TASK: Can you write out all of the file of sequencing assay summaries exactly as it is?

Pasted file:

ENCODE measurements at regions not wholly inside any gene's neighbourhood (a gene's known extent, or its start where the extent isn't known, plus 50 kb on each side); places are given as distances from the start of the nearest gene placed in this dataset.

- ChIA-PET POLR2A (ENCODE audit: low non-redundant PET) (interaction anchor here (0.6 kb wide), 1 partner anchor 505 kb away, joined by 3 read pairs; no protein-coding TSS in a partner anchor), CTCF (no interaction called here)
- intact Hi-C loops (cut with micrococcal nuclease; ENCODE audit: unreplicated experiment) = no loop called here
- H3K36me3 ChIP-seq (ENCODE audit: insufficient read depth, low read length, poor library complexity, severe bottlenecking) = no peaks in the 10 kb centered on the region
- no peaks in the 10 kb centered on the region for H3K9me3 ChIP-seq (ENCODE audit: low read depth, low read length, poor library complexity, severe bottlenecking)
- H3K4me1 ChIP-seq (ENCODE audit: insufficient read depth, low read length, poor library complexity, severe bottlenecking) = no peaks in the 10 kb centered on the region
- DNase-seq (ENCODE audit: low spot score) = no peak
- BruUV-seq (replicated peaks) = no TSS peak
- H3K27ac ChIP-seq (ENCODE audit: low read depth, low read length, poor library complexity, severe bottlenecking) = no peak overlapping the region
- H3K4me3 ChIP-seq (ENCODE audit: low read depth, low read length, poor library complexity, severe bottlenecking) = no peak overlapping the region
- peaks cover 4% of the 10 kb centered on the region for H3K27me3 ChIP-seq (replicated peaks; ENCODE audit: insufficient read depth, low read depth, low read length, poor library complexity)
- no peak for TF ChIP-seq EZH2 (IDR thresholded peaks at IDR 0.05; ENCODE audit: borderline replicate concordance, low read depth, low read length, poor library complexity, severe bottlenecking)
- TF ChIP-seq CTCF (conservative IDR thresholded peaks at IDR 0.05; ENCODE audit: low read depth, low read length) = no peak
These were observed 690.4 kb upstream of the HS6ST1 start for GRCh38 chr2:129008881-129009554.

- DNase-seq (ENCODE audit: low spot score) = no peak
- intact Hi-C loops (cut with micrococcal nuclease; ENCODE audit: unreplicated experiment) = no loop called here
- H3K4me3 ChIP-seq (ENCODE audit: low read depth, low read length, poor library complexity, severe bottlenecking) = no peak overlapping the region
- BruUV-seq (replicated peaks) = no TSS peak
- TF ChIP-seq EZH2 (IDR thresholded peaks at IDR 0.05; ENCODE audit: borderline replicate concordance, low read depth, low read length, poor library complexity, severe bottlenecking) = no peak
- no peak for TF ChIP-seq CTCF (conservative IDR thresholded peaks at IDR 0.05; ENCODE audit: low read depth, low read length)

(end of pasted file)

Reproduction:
ENCODE measurements at regions not wholly inside any gene's neighbourhood (a gene's known extent, or its start where the extent isn't known, plus 50 kb on each side); places are given as distances from the start of the nearest gene placed in this dataset.

- ChIA-PET POLR2A (ENCODE audit: low non-redundant PET) (interaction anchor here (0.6 kb wide), 1 partner anchor 505 kb away, joined by 3 read pairs; no protein-coding TSS in a partner anchor), CTCF (no interaction called here)
- intact Hi-C loops (cut with micrococcal nuclease; ENCODE audit: unreplicated experiment) = no loop called here
- H3K36me3 ChIP-seq (ENCODE audit: insufficient read depth, low read length, poor library complexity, severe bottlenecking) = no peaks in the 10 kb centered on the region
- no peaks in the 10 kb centered on the region for H3K9me3 ChIP-seq (ENCODE audit: low read depth, low read length, poor library complexity, severe bottlenecking)
- H3K4me1 ChIP-seq (ENCODE audit: insufficient read depth, low read length, poor library complexity, severe bottlenecking) = no peaks in the 10 kb centered on the region
- DNase-seq (ENCODE audit: low spot score) = no peak
- BruUV-seq (replicated peaks) = no TSS peak
- H3K27ac ChIP-seq (ENCODE audit: low read depth, low read length, poor library complexity, severe bottlenecking) = no peak overlapping the region
- H3K4me3 ChIP-seq (ENCODE audit: low read depth, low read length, poor library complexity, severe bottlenecking) = no peak overlapping the region
- peaks cover 4% of the 10 kb centered on the region for H3K27me3 ChIP-seq (replicated peaks; ENCODE audit: insufficient read depth, low read depth, low read length, poor library complexity)
- no peak for TF ChIP-seq EZH2 (IDR thresholded peaks at IDR 0.05; ENCODE audit: borderline replicate concordance, low read depth, low read length, poor library complexity, severe bottlenecking)
- TF ChIP-seq CTCF (conservative IDR thresholded peaks at IDR 0.05; ENCODE audit: low read depth, low read length) = no peak
These were observed 690.4 kb upstream of the HS6ST1 start for GRCh38 chr2:129008881-129009554.

- DNase-seq (ENCODE audit: low spot score) = no peak
- intact Hi-C loops (cut with micrococcal nuclease; ENCODE audit: unreplicated experiment) = no loop called here
- H3K4me3 ChIP-seq (ENCODE audit: low read depth, low read length, poor library complexity, severe bottlenecking) = no peak overlapping the region
- BruUV-seq (replicated peaks) = no TSS peak
- TF ChIP-seq EZH2 (IDR thresholded peaks at IDR 0.05; ENCODE audit: borderline replicate concordance, low read depth, low read length, poor library complexity, severe bottlenecking) = no peak
- no peak for TF ChIP-seq CTCF (conservative IDR thresholded peaks at IDR 0.05; ENCODE audit: low read depth, low read length)